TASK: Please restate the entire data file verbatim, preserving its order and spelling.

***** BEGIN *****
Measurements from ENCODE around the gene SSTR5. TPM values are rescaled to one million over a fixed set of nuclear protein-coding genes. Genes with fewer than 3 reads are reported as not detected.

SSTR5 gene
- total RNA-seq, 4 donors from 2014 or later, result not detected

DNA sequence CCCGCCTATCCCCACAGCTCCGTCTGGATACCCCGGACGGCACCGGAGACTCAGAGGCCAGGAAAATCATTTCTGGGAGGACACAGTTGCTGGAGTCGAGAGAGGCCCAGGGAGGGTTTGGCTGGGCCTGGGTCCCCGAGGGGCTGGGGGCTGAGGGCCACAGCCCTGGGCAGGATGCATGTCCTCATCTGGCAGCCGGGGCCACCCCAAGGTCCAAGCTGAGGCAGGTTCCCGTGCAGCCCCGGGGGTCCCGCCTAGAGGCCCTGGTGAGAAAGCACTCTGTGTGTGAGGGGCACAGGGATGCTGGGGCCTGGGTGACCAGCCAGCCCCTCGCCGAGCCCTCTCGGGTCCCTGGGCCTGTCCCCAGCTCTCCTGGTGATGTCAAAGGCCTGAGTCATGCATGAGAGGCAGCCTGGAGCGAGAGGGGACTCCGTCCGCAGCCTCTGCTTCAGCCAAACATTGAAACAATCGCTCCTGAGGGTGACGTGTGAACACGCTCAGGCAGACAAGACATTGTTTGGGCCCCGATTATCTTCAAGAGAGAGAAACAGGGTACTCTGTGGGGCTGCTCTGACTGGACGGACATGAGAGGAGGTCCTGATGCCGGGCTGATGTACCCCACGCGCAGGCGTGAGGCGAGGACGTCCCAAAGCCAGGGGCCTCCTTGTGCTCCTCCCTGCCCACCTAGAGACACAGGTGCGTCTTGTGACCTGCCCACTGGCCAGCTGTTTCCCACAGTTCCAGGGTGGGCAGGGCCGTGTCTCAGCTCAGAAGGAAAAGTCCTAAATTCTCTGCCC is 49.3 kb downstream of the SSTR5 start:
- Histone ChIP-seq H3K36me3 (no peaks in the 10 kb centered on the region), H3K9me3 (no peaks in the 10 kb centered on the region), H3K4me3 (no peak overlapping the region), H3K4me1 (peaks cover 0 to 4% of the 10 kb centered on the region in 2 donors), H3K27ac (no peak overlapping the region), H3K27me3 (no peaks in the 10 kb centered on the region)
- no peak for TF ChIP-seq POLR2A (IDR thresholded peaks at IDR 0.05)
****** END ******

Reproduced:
Measurements from ENCODE around the gene SSTR5. TPM values are rescaled to one million over a fixed set of nuclear protein-coding genes. Genes with fewer than 3 reads are reported as not detected.

SSTR5 gene
- total RNA-seq, 4 donors from 2014 or later, result not detected

DNA sequence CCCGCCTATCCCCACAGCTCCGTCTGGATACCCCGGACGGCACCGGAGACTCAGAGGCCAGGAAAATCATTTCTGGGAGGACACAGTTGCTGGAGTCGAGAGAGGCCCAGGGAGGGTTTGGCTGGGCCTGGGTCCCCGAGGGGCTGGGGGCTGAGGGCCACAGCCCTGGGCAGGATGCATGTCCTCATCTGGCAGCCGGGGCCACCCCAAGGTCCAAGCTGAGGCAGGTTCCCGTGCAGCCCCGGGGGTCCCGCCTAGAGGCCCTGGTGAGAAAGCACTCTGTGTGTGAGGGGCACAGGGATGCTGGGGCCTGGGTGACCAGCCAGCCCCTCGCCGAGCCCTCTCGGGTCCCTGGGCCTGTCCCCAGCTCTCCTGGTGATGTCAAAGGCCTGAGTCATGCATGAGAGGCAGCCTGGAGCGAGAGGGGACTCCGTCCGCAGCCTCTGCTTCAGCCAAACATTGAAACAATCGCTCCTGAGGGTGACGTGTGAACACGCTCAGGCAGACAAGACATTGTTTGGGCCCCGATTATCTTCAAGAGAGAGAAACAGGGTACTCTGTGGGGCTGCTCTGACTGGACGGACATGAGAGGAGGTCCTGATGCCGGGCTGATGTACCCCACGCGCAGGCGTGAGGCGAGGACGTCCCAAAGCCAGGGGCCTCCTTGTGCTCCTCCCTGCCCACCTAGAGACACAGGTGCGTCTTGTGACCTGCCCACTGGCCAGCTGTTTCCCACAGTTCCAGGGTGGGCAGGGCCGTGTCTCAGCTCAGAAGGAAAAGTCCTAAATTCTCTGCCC is 49.3 kb downstream of the SSTR5 start:
- Histone ChIP-seq H3K36me3 (no peaks in the 10 kb centered on the region), H3K9me3 (no peaks in the 10 kb centered on the region), H3K4me3 (no peak overlapping the region), H3K4me1 (peaks cover 0 to 4% of the 10 kb centered on the region in 2 donors), H3K27ac (no peak overlapping the region), H3K27me3 (no peaks in the 10 kb centered on the region)
- no peak for TF ChIP-seq POLR2A (IDR thresholded peaks at IDR 0.05)